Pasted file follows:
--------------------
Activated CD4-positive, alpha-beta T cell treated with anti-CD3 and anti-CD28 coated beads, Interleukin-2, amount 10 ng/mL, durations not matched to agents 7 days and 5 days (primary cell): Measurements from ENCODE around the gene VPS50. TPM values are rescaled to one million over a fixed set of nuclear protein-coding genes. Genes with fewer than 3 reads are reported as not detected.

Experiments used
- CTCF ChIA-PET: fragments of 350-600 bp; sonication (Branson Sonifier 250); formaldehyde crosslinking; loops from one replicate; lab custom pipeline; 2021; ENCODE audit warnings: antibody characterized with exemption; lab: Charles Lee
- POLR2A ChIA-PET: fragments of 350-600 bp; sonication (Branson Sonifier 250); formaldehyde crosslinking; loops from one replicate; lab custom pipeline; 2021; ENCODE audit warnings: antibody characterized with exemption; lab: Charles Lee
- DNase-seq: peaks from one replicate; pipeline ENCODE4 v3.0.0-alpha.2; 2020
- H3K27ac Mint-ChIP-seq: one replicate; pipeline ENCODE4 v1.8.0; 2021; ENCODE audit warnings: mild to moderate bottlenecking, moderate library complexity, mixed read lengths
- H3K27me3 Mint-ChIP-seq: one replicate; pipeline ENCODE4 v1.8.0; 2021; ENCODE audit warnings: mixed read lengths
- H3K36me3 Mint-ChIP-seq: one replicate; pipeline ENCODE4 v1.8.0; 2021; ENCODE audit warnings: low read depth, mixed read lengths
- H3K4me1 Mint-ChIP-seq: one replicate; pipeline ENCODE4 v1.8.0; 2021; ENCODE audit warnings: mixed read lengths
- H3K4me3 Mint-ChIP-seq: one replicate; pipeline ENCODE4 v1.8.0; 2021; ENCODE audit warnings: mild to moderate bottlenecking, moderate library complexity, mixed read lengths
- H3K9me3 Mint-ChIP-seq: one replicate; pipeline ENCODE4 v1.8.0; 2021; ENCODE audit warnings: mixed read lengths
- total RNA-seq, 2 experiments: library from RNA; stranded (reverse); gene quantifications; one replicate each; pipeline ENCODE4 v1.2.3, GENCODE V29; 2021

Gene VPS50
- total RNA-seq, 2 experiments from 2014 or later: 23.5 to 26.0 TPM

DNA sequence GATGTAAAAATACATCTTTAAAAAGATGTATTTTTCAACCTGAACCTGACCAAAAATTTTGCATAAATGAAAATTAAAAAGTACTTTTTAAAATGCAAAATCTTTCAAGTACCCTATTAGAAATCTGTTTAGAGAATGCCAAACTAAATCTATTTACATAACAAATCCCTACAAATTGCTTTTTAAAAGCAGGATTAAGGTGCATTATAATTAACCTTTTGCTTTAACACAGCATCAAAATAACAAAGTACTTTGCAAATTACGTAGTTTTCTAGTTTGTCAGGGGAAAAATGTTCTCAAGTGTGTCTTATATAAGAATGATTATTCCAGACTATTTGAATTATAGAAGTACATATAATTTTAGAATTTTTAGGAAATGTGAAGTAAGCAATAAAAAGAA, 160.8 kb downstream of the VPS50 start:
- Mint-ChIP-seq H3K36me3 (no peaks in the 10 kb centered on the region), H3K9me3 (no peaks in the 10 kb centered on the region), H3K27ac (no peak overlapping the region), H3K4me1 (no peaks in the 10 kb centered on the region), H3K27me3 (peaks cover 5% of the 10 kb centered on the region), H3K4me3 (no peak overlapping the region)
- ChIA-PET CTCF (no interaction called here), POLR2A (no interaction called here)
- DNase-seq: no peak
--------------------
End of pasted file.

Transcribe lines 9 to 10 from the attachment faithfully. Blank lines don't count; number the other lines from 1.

- H3K4me1 Mint-ChIP-seq: one replicate; pipeline ENCODE4 v1.8.0; 2021; ENCODE audit warnings: mixed read lengths
- H3K4me3 Mint-ChIP-seq: one replicate; pipeline ENCODE4 v1.8.0; 2021; ENCODE audit warnings: mild to moderate bottlenecking, moderate library complexity, mixed read lengths